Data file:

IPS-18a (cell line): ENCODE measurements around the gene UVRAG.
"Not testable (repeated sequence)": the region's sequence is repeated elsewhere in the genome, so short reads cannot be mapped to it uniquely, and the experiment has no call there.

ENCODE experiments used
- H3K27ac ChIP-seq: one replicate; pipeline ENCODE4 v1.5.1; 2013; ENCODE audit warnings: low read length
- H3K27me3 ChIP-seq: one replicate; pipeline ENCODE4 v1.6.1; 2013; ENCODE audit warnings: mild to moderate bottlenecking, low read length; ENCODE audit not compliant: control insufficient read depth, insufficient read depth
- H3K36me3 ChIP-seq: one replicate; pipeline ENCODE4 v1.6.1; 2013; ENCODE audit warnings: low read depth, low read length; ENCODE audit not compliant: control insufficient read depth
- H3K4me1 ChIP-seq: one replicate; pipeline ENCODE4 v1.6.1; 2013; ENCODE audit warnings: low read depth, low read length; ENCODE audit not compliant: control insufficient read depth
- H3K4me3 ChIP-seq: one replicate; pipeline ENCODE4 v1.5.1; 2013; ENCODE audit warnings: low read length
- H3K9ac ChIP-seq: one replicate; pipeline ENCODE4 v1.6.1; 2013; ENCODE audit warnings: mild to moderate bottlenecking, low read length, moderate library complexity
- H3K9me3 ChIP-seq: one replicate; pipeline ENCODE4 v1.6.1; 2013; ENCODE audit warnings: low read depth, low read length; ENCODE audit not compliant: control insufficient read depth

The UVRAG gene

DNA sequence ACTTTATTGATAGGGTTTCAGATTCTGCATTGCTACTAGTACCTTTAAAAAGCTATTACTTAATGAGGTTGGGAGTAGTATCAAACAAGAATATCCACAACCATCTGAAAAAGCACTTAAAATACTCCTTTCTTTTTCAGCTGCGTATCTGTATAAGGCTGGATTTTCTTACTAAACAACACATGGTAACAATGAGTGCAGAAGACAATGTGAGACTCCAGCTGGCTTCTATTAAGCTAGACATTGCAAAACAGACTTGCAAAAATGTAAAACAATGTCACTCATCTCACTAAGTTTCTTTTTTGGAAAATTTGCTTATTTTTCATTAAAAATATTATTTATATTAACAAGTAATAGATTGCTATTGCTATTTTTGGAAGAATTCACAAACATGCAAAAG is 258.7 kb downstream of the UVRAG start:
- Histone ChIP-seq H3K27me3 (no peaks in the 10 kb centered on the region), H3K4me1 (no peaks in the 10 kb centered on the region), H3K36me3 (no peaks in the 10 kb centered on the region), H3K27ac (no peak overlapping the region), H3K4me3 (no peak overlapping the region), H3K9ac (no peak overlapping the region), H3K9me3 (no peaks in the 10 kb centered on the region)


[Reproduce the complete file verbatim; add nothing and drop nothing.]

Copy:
IPS-18a (cell line): ENCODE measurements around the gene UVRAG.
"Not testable (repeated sequence)": the region's sequence is repeated elsewhere in the genome, so short reads cannot be mapped to it uniquely, and the experiment has no call there.

ENCODE experiments used
- H3K27ac ChIP-seq: one replicate; pipeline ENCODE4 v1.5.1; 2013; ENCODE audit warnings: low read length
- H3K27me3 ChIP-seq: one replicate; pipeline ENCODE4 v1.6.1; 2013; ENCODE audit warnings: mild to moderate bottlenecking, low read length; ENCODE audit not compliant: control insufficient read depth, insufficient read depth
- H3K36me3 ChIP-seq: one replicate; pipeline ENCODE4 v1.6.1; 2013; ENCODE audit warnings: low read depth, low read length; ENCODE audit not compliant: control insufficient read depth
- H3K4me1 ChIP-seq: one replicate; pipeline ENCODE4 v1.6.1; 2013; ENCODE audit warnings: low read depth, low read length; ENCODE audit not compliant: control insufficient read depth
- H3K4me3 ChIP-seq: one replicate; pipeline ENCODE4 v1.5.1; 2013; ENCODE audit warnings: low read length
- H3K9ac ChIP-seq: one replicate; pipeline ENCODE4 v1.6.1; 2013; ENCODE audit warnings: mild to moderate bottlenecking, low read length, moderate library complexity
- H3K9me3 ChIP-seq: one replicate; pipeline ENCODE4 v1.6.1; 2013; ENCODE audit warnings: low read depth, low read length; ENCODE audit not compliant: control insufficient read depth

The UVRAG gene

DNA sequence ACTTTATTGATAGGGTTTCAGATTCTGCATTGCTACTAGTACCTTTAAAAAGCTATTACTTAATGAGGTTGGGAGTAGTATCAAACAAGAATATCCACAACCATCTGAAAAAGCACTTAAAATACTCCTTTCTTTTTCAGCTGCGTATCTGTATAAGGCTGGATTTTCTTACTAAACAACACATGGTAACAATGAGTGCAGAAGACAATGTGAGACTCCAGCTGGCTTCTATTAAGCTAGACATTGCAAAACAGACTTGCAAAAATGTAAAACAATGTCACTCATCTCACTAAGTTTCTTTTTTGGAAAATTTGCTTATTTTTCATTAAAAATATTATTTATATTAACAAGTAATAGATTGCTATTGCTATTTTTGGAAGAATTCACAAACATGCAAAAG is 258.7 kb downstream of the UVRAG start:
- Histone ChIP-seq H3K27me3 (no peaks in the 10 kb centered on the region), H3K4me1 (no peaks in the 10 kb centered on the region), H3K36me3 (no peaks in the 10 kb centered on the region), H3K27ac (no peak overlapping the region), H3K4me3 (no peak overlapping the region), H3K9ac (no peak overlapping the region), H3K9me3 (no peaks in the 10 kb centered on the region)